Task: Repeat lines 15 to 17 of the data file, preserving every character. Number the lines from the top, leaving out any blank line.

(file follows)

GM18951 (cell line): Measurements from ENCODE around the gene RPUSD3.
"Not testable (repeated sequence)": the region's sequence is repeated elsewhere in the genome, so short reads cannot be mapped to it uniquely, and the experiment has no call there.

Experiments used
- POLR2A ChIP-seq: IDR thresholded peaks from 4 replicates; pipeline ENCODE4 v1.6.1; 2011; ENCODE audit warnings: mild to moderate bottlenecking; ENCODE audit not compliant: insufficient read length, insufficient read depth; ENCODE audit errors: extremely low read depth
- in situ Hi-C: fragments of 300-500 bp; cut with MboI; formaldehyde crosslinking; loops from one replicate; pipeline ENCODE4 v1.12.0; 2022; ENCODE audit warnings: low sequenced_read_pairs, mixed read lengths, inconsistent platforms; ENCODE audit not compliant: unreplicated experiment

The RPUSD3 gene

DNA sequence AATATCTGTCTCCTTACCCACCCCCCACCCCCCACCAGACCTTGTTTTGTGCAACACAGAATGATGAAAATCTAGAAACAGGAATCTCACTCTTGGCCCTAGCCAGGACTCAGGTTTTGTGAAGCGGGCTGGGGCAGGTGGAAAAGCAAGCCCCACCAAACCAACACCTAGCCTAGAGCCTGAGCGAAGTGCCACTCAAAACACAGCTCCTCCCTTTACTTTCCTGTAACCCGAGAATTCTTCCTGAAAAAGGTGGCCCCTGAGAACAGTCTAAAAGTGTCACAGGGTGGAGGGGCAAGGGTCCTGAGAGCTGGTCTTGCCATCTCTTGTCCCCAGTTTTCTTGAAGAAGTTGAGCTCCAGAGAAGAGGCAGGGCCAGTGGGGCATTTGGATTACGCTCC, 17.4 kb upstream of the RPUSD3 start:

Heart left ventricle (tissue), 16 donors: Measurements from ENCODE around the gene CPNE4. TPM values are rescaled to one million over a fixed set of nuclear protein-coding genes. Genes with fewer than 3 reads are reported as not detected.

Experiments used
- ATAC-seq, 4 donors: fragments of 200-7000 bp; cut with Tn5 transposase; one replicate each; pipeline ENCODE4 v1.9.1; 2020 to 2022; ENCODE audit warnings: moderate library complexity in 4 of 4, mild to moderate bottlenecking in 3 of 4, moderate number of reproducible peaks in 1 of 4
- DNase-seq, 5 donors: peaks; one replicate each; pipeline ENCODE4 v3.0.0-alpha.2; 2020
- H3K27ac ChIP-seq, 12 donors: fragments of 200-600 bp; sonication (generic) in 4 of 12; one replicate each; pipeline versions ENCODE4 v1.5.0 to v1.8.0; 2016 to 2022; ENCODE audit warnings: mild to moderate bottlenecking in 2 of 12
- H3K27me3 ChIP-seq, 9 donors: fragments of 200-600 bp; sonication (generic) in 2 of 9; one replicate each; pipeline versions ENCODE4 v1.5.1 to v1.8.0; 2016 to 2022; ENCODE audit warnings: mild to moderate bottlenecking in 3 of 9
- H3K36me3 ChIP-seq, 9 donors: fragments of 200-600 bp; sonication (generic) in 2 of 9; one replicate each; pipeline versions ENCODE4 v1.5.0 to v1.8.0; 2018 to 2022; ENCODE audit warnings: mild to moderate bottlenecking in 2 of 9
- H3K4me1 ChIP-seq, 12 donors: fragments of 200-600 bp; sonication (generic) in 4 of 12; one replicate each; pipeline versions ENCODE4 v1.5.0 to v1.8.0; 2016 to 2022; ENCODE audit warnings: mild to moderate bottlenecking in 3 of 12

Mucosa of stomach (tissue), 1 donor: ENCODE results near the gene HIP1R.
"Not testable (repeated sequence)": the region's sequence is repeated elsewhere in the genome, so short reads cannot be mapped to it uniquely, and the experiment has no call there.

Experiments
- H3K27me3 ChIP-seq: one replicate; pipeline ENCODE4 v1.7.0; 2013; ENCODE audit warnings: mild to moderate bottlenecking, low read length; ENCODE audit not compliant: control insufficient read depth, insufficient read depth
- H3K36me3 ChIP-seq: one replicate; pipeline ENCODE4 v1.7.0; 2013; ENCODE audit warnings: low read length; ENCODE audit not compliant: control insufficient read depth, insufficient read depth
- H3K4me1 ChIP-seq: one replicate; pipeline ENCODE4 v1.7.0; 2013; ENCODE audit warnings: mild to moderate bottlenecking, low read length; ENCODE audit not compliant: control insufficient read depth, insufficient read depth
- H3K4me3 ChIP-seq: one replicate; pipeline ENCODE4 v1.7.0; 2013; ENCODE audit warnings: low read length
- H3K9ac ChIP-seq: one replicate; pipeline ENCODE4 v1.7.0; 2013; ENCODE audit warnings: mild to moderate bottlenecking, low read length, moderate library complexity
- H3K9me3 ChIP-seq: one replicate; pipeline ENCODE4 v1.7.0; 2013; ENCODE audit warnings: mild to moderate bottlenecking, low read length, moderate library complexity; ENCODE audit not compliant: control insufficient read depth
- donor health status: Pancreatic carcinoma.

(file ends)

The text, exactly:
- H3K4me1 ChIP-seq, 12 donors: fragments of 200-600 bp; sonication (generic) in 4 of 12; one replicate each; pipeline versions ENCODE4 v1.5.0 to v1.8.0; 2016 to 2022; ENCODE audit warnings: mild to moderate bottlenecking in 3 of 12

Mucosa of stomach (tissue), 1 donor: ENCODE results near the gene HIP1R.
"Not testable (repeated sequence)": the region's sequence is repeated elsewhere in the genome, so short reads cannot be mapped to it uniquely, and the experiment has no call there.